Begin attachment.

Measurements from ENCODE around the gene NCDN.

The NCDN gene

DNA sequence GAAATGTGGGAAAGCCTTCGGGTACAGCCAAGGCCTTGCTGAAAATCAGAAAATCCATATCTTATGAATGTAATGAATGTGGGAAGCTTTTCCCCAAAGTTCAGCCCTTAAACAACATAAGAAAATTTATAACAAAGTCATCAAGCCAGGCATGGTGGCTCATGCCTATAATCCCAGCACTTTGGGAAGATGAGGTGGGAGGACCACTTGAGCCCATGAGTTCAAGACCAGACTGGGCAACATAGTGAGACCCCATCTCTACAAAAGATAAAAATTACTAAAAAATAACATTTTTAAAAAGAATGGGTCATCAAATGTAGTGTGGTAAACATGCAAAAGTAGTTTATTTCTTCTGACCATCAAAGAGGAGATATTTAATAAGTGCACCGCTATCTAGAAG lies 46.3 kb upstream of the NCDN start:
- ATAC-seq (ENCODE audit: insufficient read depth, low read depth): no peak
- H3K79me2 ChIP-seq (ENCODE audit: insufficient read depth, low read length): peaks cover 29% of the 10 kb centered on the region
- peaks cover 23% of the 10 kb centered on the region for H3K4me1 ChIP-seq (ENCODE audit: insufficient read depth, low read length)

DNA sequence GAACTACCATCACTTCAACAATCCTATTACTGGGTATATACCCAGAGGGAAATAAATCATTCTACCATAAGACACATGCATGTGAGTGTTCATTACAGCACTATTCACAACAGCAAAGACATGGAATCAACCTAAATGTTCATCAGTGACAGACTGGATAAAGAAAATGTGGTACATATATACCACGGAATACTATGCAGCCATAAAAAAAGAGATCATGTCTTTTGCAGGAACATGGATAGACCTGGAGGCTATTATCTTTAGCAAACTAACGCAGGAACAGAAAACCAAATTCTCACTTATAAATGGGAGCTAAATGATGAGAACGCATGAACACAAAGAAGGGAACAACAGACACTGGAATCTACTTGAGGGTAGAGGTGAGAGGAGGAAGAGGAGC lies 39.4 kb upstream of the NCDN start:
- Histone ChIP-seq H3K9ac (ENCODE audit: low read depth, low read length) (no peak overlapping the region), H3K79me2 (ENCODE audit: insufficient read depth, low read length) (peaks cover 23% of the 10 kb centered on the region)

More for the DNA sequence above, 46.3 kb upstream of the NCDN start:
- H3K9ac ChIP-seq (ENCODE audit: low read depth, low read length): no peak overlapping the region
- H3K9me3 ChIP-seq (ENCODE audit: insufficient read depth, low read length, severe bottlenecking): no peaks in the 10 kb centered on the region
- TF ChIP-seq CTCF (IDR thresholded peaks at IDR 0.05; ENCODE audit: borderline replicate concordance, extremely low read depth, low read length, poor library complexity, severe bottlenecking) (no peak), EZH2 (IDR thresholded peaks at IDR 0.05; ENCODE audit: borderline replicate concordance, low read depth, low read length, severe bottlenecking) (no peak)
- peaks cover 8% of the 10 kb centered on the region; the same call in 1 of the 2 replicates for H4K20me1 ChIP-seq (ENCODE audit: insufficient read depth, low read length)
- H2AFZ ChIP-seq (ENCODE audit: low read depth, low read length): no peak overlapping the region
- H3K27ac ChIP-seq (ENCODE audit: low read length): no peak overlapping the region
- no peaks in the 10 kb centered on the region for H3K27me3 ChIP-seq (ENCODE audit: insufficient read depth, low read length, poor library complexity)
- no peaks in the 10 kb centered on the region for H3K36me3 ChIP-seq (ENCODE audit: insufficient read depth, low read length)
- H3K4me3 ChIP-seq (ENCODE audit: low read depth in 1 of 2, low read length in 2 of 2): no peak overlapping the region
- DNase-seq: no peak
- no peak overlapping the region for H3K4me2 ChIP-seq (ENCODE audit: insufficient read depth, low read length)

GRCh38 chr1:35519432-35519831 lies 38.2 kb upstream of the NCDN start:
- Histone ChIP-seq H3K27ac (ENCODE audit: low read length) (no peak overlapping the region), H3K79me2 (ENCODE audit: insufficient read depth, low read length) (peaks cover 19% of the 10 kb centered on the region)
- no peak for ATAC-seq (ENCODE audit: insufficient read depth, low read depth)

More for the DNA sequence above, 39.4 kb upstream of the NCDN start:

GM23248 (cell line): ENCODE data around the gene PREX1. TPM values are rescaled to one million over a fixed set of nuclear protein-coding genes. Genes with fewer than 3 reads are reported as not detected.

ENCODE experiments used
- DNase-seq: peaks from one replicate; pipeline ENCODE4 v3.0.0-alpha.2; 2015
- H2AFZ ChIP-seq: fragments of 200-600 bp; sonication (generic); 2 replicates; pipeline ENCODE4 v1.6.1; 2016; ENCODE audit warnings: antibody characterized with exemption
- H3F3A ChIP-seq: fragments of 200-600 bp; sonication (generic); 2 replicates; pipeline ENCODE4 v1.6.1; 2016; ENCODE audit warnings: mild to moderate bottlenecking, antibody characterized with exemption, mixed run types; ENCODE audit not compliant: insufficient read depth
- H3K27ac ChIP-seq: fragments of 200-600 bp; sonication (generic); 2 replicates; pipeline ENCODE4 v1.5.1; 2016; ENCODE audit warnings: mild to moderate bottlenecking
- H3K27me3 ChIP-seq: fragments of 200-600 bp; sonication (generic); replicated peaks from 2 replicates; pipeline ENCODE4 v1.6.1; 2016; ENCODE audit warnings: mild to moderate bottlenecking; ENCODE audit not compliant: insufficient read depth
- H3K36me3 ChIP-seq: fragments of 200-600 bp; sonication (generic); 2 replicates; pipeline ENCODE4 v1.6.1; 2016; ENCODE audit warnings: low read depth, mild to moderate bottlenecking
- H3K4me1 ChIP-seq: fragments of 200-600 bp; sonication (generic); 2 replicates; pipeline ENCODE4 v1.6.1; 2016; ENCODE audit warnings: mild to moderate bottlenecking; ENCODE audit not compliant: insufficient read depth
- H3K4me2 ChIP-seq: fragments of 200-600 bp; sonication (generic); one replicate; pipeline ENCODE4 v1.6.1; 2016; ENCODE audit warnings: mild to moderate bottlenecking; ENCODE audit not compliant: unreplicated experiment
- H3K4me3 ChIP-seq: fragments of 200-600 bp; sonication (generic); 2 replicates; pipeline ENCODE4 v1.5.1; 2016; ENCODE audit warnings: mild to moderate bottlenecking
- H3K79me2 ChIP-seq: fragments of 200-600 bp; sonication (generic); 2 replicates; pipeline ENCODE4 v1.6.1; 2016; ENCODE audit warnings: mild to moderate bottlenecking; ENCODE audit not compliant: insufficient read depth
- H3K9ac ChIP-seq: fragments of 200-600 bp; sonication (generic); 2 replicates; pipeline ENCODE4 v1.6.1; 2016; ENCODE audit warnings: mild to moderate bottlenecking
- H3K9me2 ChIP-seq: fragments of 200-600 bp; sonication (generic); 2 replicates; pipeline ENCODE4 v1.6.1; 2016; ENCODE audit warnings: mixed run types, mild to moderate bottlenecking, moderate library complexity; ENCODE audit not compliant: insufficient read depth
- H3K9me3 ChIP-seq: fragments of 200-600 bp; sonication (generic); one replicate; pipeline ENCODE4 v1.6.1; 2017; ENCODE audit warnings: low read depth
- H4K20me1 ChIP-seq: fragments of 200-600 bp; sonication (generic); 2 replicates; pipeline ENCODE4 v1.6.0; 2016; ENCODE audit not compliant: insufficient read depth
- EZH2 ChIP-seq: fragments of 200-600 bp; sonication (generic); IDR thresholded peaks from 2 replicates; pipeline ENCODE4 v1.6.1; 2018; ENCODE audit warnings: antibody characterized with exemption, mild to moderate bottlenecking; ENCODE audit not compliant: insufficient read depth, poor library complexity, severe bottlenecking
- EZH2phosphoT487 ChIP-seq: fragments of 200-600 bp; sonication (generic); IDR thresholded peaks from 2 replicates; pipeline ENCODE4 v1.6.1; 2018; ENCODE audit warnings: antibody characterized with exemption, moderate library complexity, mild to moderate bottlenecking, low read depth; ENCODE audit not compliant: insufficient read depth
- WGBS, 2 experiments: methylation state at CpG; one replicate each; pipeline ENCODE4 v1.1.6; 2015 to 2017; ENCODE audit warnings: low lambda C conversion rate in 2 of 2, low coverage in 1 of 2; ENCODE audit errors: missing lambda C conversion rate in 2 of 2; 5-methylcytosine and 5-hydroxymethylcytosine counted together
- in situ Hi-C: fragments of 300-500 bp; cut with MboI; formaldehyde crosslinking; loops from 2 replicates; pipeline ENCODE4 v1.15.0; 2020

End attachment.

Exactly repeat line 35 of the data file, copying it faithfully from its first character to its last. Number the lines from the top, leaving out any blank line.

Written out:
- H3K4me3 ChIP-seq: fragments of 200-600 bp; sonication (generic); 2 replicates; pipeline ENCODE4 v1.5.1; 2016; ENCODE audit warnings: mild to moderate bottlenecking